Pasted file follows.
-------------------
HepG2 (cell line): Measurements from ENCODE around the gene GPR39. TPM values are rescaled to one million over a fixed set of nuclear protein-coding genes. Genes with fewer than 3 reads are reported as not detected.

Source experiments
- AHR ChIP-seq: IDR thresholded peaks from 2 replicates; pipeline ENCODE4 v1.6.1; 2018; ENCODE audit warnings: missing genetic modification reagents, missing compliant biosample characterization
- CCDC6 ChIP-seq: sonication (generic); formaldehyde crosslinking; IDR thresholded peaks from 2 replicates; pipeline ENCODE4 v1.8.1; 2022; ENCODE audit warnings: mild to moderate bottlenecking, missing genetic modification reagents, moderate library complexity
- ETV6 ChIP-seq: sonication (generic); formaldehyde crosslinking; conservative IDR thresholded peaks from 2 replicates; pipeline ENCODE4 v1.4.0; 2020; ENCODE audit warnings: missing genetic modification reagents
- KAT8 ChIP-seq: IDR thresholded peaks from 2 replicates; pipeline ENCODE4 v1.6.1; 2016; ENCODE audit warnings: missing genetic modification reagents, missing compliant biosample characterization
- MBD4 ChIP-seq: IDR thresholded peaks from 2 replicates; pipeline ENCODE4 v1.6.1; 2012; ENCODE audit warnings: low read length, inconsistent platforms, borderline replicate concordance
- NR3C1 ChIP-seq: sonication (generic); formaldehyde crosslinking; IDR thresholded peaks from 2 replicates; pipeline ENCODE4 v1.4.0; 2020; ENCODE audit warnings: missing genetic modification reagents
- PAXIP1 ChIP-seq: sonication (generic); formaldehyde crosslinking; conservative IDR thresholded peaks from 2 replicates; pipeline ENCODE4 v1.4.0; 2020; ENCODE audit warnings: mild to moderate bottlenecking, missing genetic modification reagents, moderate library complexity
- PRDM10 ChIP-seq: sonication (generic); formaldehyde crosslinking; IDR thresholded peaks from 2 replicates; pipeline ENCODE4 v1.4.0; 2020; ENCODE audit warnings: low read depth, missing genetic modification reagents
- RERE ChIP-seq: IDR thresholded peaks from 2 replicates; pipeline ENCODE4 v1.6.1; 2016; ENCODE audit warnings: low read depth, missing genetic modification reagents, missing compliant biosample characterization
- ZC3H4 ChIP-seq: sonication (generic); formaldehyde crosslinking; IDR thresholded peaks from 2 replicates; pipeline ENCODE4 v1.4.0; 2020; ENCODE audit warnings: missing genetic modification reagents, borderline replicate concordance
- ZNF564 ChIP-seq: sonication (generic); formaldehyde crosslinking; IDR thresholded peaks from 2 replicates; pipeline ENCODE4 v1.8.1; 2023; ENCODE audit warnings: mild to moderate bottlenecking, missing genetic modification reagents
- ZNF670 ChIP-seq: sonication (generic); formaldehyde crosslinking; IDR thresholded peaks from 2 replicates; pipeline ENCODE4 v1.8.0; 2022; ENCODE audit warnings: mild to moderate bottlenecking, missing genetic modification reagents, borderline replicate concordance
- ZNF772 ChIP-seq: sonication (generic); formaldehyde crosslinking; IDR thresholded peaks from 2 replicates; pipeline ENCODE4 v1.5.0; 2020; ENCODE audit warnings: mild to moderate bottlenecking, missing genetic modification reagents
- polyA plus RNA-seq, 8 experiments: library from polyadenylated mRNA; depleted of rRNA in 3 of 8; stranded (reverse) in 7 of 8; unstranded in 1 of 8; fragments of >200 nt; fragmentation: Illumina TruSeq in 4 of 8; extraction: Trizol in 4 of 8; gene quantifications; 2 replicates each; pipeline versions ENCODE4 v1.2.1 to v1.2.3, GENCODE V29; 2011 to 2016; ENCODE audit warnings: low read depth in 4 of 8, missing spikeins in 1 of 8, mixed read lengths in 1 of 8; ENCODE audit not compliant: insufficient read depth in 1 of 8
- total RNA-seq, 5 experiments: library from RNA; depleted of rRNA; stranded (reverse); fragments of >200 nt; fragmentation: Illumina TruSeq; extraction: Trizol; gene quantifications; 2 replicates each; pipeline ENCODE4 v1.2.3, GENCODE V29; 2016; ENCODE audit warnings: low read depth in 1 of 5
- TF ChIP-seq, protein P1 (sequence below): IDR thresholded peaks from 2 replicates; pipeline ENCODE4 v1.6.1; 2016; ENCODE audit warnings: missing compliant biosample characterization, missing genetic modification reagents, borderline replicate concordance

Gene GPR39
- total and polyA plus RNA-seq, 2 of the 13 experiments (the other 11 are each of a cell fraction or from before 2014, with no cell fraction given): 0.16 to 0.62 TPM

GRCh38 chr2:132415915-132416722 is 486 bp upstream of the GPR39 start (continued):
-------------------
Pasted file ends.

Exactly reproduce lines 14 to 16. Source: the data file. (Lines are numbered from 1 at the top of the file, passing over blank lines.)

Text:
- ZNF670 ChIP-seq: sonication (generic); formaldehyde crosslinking; IDR thresholded peaks from 2 replicates; pipeline ENCODE4 v1.8.0; 2022; ENCODE audit warnings: mild to moderate bottlenecking, missing genetic modification reagents, borderline replicate concordance
- ZNF772 ChIP-seq: sonication (generic); formaldehyde crosslinking; IDR thresholded peaks from 2 replicates; pipeline ENCODE4 v1.5.0; 2020; ENCODE audit warnings: mild to moderate bottlenecking, missing genetic modification reagents
- polyA plus RNA-seq, 8 experiments: library from polyadenylated mRNA; depleted of rRNA in 3 of 8; stranded (reverse) in 7 of 8; unstranded in 1 of 8; fragments of >200 nt; fragmentation: Illumina TruSeq in 4 of 8; extraction: Trizol in 4 of 8; gene quantifications; 2 replicates each; pipeline versions ENCODE4 v1.2.1 to v1.2.3, GENCODE V29; 2011 to 2016; ENCODE audit warnings: low read depth in 4 of 8, missing spikeins in 1 of 8, mixed read lengths in 1 of 8; ENCODE audit not compliant: insufficient read depth in 1 of 8